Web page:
NGC4565 is located in the constellation of Coma Berenices. Often called the Needle Galaxy, it was first discovered by William Herschel in 1785, and is located between 31 & 45 million light years from our own Milky Way galaxy. It is one of the finest edge on galaxies visible to us, and favorite target of amateur astronomers. It has many similarities to our own galaxy in size and mass. From our vantage point, NGC4565 is 100,000 light years across, yet only 3300 light thick. Astronomers think this is how our galaxy would look if we could look at it from the side. The Hubble Space Telescope has photographed many globular clusters around this galaxy, again much like our own galaxy. It contains two luminous X-Ray point sources based upon Chandra and Hubble Space Telescope data. Measurements of the central point source are consistent with NGC 4565 having an active galactic nucleus. The central bulge contains a population of older stars, whereas new star formation can be seen in the spiral arms compressed in our edge-on view.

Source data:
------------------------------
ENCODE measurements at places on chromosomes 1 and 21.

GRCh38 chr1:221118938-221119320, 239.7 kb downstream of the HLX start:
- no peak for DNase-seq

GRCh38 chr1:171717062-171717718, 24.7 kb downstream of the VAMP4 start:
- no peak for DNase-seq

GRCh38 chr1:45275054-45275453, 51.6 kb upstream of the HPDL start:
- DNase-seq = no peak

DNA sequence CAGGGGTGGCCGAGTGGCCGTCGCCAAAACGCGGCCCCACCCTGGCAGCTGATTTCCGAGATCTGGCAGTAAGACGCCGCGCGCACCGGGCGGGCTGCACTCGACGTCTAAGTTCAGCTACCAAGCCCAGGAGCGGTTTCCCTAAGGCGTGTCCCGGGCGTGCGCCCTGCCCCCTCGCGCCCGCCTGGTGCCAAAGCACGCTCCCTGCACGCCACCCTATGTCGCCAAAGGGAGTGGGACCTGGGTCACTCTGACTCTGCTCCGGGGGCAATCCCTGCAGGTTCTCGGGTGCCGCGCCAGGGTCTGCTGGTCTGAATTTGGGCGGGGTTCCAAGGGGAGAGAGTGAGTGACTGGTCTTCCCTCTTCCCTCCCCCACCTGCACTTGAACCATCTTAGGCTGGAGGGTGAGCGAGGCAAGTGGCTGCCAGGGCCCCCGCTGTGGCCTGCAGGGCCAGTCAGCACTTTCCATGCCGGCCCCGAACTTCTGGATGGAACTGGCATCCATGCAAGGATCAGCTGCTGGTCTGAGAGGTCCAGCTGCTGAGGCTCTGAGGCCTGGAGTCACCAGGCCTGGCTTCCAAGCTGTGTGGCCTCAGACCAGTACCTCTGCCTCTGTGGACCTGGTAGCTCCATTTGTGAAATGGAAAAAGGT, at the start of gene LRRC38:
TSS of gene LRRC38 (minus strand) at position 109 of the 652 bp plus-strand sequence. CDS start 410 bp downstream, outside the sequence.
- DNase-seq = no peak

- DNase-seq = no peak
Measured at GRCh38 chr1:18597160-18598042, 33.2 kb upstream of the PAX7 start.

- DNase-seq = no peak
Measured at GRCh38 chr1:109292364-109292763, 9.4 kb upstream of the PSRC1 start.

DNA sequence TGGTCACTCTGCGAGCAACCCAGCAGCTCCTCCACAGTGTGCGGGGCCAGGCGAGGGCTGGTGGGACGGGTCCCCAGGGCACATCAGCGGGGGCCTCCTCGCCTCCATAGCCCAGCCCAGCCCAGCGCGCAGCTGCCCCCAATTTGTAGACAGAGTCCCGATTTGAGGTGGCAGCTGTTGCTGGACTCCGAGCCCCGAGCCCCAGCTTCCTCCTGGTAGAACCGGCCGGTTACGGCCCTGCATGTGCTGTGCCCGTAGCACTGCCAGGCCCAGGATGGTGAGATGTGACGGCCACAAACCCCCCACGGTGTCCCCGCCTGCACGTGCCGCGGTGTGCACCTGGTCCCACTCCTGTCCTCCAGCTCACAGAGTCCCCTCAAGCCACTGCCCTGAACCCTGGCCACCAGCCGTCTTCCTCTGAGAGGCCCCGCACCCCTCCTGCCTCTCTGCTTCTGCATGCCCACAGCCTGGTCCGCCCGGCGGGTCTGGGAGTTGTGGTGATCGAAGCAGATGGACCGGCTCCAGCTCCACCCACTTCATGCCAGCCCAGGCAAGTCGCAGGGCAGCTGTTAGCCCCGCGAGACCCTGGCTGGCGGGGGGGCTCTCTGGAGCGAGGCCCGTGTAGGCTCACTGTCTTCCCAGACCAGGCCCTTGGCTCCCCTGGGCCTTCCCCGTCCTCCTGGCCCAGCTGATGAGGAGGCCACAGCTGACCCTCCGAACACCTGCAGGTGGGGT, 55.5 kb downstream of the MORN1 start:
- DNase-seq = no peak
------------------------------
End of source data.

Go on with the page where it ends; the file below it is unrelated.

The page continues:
There are numerous larger background galaxies that are annotated in the image below, and many more smaller galaxies throughout the field, which is ~ 40′ x 40′. North is down.
The system was guided with an SBIG ST-402 camera on an Astrodon MonsterMOAG off-axis guider. Astrodon Generation 2 LRGB filters were used. Data were collected with CCDAutoPilot4 running Maxim4.62 using PinPoint Pro5 for image links. Data were calibrated with sky flats, darks and biases in CCDStack and further processed in Photoshop CS3.